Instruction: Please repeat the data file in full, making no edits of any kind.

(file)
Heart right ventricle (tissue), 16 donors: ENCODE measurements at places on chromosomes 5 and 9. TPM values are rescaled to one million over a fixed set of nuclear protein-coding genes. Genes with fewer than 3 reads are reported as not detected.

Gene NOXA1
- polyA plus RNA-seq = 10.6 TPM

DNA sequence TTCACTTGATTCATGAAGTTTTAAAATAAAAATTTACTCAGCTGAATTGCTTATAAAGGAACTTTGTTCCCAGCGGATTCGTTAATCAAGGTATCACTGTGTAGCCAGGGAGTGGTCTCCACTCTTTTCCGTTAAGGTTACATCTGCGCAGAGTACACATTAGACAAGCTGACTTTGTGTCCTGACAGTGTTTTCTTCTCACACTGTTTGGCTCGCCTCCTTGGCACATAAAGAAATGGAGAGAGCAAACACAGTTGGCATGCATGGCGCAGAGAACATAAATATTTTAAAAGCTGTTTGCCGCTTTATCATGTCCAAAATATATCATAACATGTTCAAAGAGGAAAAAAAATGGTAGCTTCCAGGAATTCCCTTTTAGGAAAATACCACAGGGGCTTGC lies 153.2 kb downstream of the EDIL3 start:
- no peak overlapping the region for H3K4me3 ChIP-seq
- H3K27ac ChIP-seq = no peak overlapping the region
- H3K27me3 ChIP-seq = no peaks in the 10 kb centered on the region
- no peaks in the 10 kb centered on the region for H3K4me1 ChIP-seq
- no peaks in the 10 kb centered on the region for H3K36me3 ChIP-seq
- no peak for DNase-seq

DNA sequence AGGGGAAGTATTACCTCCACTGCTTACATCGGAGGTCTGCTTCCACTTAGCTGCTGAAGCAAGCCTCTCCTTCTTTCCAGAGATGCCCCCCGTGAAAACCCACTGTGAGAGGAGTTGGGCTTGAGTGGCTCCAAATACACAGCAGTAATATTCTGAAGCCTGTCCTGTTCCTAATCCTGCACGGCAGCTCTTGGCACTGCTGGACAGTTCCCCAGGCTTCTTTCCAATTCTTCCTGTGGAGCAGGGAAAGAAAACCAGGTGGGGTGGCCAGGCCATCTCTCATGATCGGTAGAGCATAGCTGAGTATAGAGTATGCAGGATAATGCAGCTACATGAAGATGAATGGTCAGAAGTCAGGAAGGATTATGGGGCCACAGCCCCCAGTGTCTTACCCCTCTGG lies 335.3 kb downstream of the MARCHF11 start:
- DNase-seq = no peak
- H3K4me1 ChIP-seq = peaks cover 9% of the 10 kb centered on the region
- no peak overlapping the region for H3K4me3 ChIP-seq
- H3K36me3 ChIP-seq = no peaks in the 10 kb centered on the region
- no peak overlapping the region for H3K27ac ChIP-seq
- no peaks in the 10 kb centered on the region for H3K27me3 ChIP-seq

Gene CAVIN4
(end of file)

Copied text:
Heart right ventricle (tissue), 16 donors: ENCODE measurements at places on chromosomes 5 and 9. TPM values are rescaled to one million over a fixed set of nuclear protein-coding genes. Genes with fewer than 3 reads are reported as not detected.

Gene NOXA1
- polyA plus RNA-seq = 10.6 TPM

DNA sequence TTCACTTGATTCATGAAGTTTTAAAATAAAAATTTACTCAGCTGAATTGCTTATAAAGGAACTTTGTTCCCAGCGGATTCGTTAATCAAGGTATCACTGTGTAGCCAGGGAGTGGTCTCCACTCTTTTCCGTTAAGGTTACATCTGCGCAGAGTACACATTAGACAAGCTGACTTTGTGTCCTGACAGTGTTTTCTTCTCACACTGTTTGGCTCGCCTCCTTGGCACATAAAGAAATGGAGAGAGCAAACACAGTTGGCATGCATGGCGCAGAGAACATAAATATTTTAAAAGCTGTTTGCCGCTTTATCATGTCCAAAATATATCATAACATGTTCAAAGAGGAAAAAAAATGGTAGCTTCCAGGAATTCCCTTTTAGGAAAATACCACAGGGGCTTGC lies 153.2 kb downstream of the EDIL3 start:
- no peak overlapping the region for H3K4me3 ChIP-seq
- H3K27ac ChIP-seq = no peak overlapping the region
- H3K27me3 ChIP-seq = no peaks in the 10 kb centered on the region
- no peaks in the 10 kb centered on the region for H3K4me1 ChIP-seq
- no peaks in the 10 kb centered on the region for H3K36me3 ChIP-seq
- no peak for DNase-seq

DNA sequence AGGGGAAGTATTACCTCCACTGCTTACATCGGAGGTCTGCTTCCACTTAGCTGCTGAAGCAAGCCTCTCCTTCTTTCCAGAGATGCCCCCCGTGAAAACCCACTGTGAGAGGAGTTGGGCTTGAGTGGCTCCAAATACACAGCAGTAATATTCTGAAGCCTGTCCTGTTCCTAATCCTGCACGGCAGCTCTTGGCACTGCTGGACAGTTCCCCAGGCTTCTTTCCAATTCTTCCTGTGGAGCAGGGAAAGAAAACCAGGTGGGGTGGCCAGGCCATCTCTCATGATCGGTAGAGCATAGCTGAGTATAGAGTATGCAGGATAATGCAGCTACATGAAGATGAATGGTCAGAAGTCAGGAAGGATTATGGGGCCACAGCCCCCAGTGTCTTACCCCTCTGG lies 335.3 kb downstream of the MARCHF11 start:
- DNase-seq = no peak
- H3K4me1 ChIP-seq = peaks cover 9% of the 10 kb centered on the region
- no peak overlapping the region for H3K4me3 ChIP-seq
- H3K36me3 ChIP-seq = no peaks in the 10 kb centered on the region
- no peak overlapping the region for H3K27ac ChIP-seq
- no peaks in the 10 kb centered on the region for H3K27me3 ChIP-seq

Gene CAVIN4